Using a similar approach, the individual REE have been broken out in light (La, Ce, Pr, Nd, Sm), medium (Eu, Gd, Tb, Dy, Y), and heavy (Ho, Er, Tm, Yb, Lu) molecular weights and the total REE (ash basis) in each group have been normalized to UCC averages and have been plotted against ash content of the sample, as shown in Fig. 7. Here, the data clearly show that the medium and heavy REE have higher enrichment in low ash materials, as compared to the lights, whereas in the high-ash samples, the data show a similar distribution to earth's crust (i.e., Y-axis value of about 1.0). This also provides evidence of the heavier REE having a higher affinity to the organic coal fraction.

To further examine the organic versus mineral association of the REE, float-sink analysis was conducted. The results for a high ash Harmon-Hanson sample (55-2), shown in Fig. 8, indicate that the mineral-rich fractions (higher specific gravity fractions) are depleted in REE and that the organic-rich fractions are enriched in REE by a factor of about 2.5 on a dry whole sample basis. This is a further indication of the organic association of the REE.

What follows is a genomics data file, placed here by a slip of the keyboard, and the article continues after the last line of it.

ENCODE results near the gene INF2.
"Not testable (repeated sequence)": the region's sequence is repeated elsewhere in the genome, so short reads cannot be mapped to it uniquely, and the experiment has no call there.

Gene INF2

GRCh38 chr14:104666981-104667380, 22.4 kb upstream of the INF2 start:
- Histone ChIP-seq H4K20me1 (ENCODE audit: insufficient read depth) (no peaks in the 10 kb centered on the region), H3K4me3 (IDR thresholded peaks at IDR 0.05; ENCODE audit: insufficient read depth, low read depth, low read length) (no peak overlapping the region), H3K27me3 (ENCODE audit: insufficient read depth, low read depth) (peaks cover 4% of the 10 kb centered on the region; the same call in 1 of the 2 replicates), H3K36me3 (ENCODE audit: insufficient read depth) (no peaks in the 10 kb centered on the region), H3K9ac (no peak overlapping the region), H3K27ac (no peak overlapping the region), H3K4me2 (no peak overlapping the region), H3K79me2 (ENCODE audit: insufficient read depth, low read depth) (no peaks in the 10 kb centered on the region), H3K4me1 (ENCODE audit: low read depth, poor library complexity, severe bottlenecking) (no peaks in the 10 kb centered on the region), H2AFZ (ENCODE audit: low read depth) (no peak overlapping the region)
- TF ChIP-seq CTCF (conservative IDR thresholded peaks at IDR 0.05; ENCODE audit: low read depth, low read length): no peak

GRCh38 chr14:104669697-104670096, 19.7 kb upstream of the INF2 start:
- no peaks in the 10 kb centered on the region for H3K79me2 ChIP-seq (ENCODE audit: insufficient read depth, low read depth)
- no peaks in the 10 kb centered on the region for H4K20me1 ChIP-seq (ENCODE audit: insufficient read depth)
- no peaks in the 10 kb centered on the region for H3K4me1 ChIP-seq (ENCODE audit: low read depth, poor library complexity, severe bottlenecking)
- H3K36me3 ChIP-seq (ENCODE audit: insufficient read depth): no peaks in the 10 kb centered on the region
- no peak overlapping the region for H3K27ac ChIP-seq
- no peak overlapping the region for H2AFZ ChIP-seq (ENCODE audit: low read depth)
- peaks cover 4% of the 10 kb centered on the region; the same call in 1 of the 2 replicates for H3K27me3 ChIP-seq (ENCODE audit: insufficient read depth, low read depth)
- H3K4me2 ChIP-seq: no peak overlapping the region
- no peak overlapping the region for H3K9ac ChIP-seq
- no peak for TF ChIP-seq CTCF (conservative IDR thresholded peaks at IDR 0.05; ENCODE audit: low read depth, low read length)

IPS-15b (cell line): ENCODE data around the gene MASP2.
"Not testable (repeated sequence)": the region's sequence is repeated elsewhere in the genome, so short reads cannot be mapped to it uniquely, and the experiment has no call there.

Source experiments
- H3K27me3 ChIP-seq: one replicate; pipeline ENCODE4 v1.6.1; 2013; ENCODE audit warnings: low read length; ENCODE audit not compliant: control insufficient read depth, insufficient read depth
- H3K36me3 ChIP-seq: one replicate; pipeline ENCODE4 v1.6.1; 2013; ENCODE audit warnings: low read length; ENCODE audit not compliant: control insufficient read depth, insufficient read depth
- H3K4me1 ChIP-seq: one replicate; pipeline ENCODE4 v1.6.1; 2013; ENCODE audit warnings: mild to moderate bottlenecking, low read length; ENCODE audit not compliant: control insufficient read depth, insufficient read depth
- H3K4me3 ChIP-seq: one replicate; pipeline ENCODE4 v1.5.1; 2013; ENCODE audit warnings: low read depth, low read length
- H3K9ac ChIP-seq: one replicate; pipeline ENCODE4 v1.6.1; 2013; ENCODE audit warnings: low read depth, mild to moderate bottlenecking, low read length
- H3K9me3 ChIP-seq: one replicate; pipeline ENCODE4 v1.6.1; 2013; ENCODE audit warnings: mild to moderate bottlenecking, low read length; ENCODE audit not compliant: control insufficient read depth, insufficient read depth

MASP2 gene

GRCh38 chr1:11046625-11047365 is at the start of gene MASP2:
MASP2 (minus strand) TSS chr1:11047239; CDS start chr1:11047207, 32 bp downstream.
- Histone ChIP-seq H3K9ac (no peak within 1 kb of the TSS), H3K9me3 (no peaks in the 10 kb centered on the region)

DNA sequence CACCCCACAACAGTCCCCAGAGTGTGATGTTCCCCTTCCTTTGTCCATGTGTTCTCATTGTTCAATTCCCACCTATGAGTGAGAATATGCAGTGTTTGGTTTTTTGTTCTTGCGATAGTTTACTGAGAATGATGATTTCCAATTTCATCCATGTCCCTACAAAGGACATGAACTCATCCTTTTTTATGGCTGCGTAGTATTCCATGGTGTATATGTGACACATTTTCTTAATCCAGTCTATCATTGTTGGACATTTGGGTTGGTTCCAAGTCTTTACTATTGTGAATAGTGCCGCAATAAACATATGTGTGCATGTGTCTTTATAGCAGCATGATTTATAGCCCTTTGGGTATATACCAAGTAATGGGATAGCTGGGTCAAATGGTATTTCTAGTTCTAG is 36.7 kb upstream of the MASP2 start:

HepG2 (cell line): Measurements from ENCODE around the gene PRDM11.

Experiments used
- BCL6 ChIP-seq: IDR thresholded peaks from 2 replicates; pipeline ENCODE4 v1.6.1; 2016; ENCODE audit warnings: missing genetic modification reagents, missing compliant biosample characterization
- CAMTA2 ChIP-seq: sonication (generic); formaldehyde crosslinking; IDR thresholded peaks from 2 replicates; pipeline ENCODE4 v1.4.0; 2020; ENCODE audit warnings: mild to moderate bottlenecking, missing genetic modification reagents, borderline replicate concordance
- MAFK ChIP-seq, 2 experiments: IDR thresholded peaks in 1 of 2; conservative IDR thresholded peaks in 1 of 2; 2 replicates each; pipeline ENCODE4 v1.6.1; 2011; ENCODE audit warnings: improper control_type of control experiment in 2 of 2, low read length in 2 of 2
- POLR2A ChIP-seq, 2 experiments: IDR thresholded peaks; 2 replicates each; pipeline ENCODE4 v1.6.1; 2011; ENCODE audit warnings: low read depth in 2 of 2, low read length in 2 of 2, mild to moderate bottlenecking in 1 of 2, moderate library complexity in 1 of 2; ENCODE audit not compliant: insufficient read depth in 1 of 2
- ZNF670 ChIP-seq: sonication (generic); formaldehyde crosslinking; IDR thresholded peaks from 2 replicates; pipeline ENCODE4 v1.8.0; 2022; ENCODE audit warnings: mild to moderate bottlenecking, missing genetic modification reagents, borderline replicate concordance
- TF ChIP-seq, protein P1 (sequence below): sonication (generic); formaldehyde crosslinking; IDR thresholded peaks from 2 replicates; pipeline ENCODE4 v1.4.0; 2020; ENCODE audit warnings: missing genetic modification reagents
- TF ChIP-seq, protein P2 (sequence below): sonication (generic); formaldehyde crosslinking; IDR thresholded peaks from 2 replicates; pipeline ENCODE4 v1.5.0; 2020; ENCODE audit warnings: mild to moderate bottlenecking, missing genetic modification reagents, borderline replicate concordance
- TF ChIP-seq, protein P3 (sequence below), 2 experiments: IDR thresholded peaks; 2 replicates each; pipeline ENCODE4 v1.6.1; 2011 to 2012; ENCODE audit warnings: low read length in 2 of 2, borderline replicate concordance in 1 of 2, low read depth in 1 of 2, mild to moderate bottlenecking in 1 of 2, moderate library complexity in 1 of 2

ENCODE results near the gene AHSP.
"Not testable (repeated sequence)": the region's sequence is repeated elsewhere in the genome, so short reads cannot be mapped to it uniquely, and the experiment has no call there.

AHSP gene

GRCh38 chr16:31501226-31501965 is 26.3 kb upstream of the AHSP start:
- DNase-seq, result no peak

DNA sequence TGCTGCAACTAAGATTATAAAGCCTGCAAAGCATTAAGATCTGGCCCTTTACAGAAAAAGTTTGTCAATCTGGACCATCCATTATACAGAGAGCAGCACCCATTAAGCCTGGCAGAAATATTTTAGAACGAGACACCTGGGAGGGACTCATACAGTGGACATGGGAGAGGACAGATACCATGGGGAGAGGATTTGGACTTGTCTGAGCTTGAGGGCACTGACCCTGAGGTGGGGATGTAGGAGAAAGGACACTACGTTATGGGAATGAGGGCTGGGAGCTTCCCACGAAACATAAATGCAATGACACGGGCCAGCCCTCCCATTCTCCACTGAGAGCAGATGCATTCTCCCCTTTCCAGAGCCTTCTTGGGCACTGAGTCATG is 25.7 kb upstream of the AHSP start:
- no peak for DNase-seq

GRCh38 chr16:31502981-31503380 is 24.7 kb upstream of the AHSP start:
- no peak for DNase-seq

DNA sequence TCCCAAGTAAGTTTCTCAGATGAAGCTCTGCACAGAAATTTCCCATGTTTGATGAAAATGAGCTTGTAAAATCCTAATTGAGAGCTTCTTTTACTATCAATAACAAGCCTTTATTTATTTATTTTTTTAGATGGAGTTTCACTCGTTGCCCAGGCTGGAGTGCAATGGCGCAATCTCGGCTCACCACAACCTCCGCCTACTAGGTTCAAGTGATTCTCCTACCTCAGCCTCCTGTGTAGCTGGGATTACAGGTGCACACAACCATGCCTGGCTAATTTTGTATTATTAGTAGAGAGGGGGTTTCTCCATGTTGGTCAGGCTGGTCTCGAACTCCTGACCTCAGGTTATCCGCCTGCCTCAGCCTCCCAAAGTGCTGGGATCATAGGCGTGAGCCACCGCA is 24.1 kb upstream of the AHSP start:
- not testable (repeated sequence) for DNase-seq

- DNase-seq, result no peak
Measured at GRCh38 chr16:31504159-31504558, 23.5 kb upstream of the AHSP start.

There are several examples in the literature that validate this inferred evidence of organic REE associations in coal. Seredin and Dai [12] have compiled a review of the various forms of organic REE associations in coals [12]. Many REE-rich coals can contain a significant proportion of their total REE as organically associated, particularly in coal with low ash and low-rank (lignite, subbituminous). A number of inferred organic associations have been observed by methods such as negative correlation of REE content with ash yield and enrichment of REE in the light-specific gravity fractions [3037]. These types of indirect methods are validated by experimental work evaluating the sorption characteristics of REE by peat, coals, and humic acids [38,39]. Further evidence of organic associations can be inferred by the presence of mainly LREE-bearing minerals in coals that also exhibit M-type or H-type REE distributions, suggesting that the medium and heavy REE are enriched in the organic matter. Direct evidence of organic associations is also available in the literature. For example, Seredin and Shpirt [40] have shown that about 50% of the REE content of two Russian coals were contained within the humic matter, and were easily extracted by dilute caustic leaching. Their testing also showed that the humic matter is slightly enriched in the medium weight REE, compared to the light and heavy REE. Sequential extraction methods have also been used to determine REE modes of occurrence. For example, Finkelman et al. [41] evaluated three low-rank coals, including a North Dakota lignite, and a series of higher rank coals and discovered that the extraction behavior of the REE and some other trace elements were significantly different in the low-rank coals. They attributed the much higher extraction of the REE in the low-rank coals to their likely association in organic coordination complexes, whereas the higher rank coals appeared to contain mainly mineral REE forms. In a similar sequential acid leaching approach, Wei and Rimmer [42] reached a similar conclusion that many trace metals, including REE, in two Chinese low-rank coals were weakly bound in chelate groups within the organic matter of the coals. Eskenazy [38] found that Na+, K+, Ca2+, and Mg2+ bound to –COOH and –OH were replaced by REE cations. Aide [43] showed that HREE–organic complexes are more stable than LREE–organic complexes, and that a decrease in pH causes a decrease in the stability of the complexes [44,45]. Finkelman also found that the HREE preferentially complexed over the LREE with the organic matter [46]. Loosely bound REE can also be found adsorbed to clay matter within the organic matrix or onto the humic matter [34,47].